In the last post on repurposing analytics, I talked about how you can get extra mileage out of your marketing data. It’s a smart move that allows you to continue to work with the numbers you’ve invested a lot of time and resources into collecting. Yet, repurposing data is more than just a business efficiency; it’s about humanizing data.

Humanizing your data does one key thing: it makes your team less afraid to embrace it. Typically, marketers are exceptionally talented when it comes, well, the marketing. They’re great with the creative aspect for running a business. However, they’re not always that well-versed with nuts and bolts data. You may have people on your team that are hesitant or uncomfortable with engaging data. They may feel clumsy about it which means that you’re not getting the most out of your teams’ potential.

There are a few ways you can change that. To start, you can give your team an exercise in visualizing data. Have them take monthly data and create a small infographic design (a pen to paper sketch is fine). Give them about 30 minutes in a meeting room to work on this on their own, and then come together to review each other’s idea and formulate a final visual they can share with the rest of the company. If you can get them to present it to the company during the weekly meeting – even better.

It sounds like classroom techniques because it is. You want to get your team to engage the data in a way that any student engages a new subject to get comfortable with it. But beyond that, there are other things you can do to prepare your team and prevent them from falling short on understanding marketing data.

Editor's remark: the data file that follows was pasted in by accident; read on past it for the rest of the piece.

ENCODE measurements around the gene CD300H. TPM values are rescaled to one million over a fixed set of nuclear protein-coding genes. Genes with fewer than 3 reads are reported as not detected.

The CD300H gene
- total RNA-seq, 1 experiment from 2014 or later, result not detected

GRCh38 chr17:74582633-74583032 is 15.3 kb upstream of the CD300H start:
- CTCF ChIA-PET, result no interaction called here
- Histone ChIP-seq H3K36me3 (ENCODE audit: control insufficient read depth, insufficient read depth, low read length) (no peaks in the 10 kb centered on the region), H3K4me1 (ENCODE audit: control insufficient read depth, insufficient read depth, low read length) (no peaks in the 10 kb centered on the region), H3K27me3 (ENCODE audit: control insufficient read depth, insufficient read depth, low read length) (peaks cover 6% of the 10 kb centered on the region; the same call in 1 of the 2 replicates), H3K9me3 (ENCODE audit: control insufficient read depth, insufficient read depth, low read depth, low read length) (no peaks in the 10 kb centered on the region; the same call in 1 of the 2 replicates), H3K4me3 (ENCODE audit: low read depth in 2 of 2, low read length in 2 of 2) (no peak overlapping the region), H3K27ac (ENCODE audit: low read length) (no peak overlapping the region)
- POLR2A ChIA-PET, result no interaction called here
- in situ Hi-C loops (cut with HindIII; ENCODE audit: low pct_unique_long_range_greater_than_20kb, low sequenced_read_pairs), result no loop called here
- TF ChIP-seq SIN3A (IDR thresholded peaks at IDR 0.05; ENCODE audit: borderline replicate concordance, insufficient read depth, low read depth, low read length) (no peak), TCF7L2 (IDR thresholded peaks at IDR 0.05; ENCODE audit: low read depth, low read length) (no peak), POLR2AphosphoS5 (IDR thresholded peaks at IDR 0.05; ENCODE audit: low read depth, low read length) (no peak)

Ideally, I’d say an honest conversation is best. Yet, most team members (even the smarter ones) will be hesitant to admit they don’t know something that technically is their job. Get around this problem by treating it like they’re in school again. Give them a quiz on marketing data. If you can’t find one or make one up, then give them a set of data and ask them to offer a one page summary highlighting key points. See what key points they’re identifying and which ones their missing; which ones they’re short one understanding fully and which ones they’re failing all together. From that you’ll have a good baseline.

There are other things you can do as well, including attending webinars, online courses and industry events. These are great opportunities to brush up skills, gain exposure, and open the floor to honest conversations around data.

Making the pitch to higher ups might be more difficult. They might not understand why you need to invest more time in data or training the team. If that’s your case, remind that that your marketing data is best described as the left valve of the heart of your business. It’s not entirely your business, but at the same time your business doesn’t function well without it. That being the case, doesn’t it make sense to be more inclusive in how we see data, approach it, and integrate it into an overall business framework?